Gaius Julius Caesar (13 July 100 - 15 March 44 BCE), Roman statesman, general, author, famous for the conquest of Gaul (modern France and Belgium) and his subsequent coup d'état. He changed the Roman republic into a monarchy and laid the foundations of a truly Mediterranean empire.
Most entertaining is the biography by Gaius Suetonius Tranquillus, which is the first of the Lives of the twelve Caesars. The biographer was in charge of the imperial archives under the emperor Hadrian (who ruled 117-138): in this capacity, Suetonius had access to some of the best possible information. He uses it critically: for example, about Caesar's death circulated a story that he had expected the assault, but was shocked to discover that Brutus was one of the conspirators, and that his last words were '"You too, my son?" Suetonius makes clear that he has some doubts about this anecdote.
Describing someone's life is a meaningless thing to do, unless there is some moral to be learned. Suetonius' moral is clear: if a man has the total freedom and the absolute power of a Roman emperor, he must be strong indeed if he wants to remain honest. To show this, he is fond of stories about cruelty and sexual deviations. Of course, this makes him one of the most interesting authors of antiquity, but sometimes he seems to portray his emperors a nuance too black.
Another moralist is the Greek author Plutarch of Chaeronea (45-120 CE), who was a few years younger than Suetonius and covered more or less the same ground. His biography is meant as a counterpart to a Life of Alexander the Great: consequently, the moral is totally different, namely that Greeks and Romans have much more in common than they want to admit.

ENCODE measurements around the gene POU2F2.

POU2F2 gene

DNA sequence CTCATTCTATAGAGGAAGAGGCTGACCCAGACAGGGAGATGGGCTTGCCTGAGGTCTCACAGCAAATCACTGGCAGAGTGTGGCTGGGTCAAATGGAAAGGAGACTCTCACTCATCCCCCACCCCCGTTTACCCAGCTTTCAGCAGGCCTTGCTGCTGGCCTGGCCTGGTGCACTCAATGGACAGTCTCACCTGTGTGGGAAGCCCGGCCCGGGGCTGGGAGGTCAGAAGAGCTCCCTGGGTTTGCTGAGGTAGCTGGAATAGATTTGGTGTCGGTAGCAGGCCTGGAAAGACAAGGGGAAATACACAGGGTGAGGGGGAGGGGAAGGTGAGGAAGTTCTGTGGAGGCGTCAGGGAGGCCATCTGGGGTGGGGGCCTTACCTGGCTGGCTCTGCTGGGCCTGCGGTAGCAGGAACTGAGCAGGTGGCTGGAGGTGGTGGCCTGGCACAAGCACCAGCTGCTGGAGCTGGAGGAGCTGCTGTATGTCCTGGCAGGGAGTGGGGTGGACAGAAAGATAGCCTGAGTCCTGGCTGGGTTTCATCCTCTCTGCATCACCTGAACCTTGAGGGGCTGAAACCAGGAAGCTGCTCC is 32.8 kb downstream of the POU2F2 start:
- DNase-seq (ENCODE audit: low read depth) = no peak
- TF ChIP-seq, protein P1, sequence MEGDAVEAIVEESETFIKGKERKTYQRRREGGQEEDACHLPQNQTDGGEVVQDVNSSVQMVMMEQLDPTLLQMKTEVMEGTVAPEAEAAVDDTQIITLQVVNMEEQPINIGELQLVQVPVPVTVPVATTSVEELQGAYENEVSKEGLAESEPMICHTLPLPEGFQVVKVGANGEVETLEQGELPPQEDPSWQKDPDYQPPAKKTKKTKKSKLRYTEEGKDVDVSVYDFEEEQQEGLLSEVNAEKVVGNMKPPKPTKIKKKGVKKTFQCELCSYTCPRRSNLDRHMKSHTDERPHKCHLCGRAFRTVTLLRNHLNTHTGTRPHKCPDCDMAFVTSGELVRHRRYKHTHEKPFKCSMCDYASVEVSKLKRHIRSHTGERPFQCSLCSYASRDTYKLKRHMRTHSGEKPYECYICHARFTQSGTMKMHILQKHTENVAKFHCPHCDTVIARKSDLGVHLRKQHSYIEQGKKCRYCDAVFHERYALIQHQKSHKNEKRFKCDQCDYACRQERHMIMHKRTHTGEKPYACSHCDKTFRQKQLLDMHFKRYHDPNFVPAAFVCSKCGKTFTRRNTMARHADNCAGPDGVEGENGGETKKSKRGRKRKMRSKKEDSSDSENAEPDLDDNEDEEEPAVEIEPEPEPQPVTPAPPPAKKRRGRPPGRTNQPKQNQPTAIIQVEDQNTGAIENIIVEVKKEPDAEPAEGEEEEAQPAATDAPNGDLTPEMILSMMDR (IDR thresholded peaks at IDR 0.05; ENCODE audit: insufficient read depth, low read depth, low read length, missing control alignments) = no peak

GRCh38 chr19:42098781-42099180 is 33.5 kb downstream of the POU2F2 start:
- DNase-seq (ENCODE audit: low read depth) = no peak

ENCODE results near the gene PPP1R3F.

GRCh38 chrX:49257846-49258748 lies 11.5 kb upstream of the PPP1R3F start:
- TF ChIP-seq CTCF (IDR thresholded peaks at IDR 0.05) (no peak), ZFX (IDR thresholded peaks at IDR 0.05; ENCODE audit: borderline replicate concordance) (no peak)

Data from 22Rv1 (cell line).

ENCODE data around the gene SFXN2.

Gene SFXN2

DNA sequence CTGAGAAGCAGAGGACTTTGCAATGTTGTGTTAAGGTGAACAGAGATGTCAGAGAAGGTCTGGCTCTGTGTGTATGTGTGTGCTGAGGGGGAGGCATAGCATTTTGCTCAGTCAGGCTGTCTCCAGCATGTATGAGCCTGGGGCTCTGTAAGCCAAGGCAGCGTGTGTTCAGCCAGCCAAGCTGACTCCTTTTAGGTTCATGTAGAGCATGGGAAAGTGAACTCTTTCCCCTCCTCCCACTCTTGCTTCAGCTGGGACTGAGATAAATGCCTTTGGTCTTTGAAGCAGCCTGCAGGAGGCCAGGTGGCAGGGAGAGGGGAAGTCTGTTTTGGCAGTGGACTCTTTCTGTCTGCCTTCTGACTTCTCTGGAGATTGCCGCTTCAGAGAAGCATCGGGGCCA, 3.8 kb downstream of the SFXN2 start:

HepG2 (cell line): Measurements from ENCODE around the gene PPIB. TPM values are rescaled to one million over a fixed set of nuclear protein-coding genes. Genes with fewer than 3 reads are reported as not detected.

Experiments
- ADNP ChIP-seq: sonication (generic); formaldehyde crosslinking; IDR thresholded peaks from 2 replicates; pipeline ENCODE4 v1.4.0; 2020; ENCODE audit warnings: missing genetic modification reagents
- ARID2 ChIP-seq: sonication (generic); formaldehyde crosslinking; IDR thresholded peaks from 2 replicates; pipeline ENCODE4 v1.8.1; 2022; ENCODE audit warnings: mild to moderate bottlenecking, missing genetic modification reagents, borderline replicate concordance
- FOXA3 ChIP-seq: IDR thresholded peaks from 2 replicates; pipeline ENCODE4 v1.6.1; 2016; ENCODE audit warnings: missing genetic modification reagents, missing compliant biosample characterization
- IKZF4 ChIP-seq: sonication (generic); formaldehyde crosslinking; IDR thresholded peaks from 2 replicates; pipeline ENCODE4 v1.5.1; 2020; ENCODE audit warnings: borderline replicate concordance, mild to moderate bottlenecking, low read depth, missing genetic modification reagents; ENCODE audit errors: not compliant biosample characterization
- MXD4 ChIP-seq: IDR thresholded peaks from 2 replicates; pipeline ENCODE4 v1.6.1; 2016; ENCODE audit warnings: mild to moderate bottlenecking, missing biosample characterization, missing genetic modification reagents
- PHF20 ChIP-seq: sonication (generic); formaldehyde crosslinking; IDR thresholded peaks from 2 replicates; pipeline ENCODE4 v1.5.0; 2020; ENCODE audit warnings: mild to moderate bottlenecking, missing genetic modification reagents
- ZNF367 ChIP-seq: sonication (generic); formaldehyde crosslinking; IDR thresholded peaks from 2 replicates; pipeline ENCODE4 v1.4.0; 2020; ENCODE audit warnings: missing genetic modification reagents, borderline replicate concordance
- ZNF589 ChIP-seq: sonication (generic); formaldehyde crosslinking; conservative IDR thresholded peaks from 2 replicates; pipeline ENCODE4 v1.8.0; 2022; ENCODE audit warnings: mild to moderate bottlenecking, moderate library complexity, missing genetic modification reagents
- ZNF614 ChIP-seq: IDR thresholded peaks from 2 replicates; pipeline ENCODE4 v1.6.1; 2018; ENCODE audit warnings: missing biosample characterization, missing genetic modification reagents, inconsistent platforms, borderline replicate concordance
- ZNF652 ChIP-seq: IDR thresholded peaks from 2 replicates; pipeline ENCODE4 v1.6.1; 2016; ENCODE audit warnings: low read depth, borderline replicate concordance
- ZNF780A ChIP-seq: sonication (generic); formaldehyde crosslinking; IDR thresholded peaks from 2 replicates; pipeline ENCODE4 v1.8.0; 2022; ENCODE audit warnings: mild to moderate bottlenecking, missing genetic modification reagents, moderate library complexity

These two biographies give us the outline of Caesar's life, a mere skeleton. It should be given flesh with other information, for which Caesar's own writings are very important.
The correspondence of Cicero cannot be dismissed. To a large extent, his Letters to Atticus are private correspondence and they give us first-rate information about the political life in Rome in Caesar's days. As these letters were rediscovered during the reign of Caesar's descendant Nero (who was emperor 54-68 CE), several unbecoming letters about Caesar were not published. The same selection was made in the collections of Cicero's Letters to Friends and Letters to Brutus. Cicero's speeches are very informative, especially On the provinces for the consuls, For Marcellus, For Ligarius and the Philippic speeches against Marc Antony. A very amusing sketch of public morals in the last years of the republic is Cicero's speech For Marcus Caelius Rufus.
On Caesar's behavior in 63, our most important source is The Catiline Conspiracy by Caesar's partisan Sallust, or -to use his full name- Gaius Sallustius Crispus (86-34 BCE). Perhaps he is also the author of a Letter to Caesar, in which the author suggests some reforms.
The books on Caesar by the historian Titus Livius (59 BCE - 17 CE; better known as Livy) have not survived, but excerpts are still extant. It is possible that Plutarch used this text when he wrote his biographies: his Life of Caesar has already been mentioned, but biographies of Brutus, Cato the Younger, Cicero, Crassus, Marc Antony and Pompey are most informative too. In the first quarter of the third century, the Greek historian Cassius Dio based part of his description of the fall of the Roman Republic (books 36-44 of his Roman History) on Livy. For the struggle over Caesar's inheritance, he is undoubtedly our most important source.
There's an awful lot of modern literature on the subject, although most of it deals with details. A good start is the Cambridge Ancient History, volume IX of the second edition (1994), "The last age of the Roman Republic", edited by J.A. Crook, A. Lintott and E. Rawson.